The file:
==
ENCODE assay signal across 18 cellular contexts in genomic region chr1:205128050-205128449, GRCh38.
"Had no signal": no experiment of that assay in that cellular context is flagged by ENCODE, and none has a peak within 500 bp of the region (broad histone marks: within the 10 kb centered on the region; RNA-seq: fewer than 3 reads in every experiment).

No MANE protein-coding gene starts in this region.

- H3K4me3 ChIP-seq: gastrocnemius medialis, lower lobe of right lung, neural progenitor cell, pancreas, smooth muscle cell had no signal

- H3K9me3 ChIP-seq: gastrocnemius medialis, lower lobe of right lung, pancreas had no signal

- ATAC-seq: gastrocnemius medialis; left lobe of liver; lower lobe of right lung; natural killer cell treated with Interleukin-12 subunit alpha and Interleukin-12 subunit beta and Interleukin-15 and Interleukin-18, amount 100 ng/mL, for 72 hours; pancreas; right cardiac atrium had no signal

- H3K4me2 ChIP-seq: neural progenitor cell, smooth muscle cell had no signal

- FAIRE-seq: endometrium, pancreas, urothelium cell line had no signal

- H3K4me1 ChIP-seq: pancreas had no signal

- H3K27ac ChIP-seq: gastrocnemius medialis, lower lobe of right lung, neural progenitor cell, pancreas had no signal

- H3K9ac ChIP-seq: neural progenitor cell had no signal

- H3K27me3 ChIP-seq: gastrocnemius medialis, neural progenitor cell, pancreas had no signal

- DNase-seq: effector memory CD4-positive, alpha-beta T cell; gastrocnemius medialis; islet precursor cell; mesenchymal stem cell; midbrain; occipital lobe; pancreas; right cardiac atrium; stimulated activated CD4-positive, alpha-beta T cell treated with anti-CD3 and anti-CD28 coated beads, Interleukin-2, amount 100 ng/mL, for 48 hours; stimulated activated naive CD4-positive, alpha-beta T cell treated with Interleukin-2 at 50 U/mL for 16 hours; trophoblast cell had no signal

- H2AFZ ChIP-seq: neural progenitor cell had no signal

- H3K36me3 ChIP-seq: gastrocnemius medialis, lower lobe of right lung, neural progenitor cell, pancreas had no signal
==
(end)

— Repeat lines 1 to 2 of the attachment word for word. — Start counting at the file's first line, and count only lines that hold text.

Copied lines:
ENCODE assay signal across 18 cellular contexts in genomic region chr1:205128050-205128449, GRCh38.
"Had no signal": no experiment of that assay in that cellular context is flagged by ENCODE, and none has a peak within 500 bp of the region (broad histone marks: within the 10 kb centered on the region; RNA-seq: fewer than 3 reads in every experiment).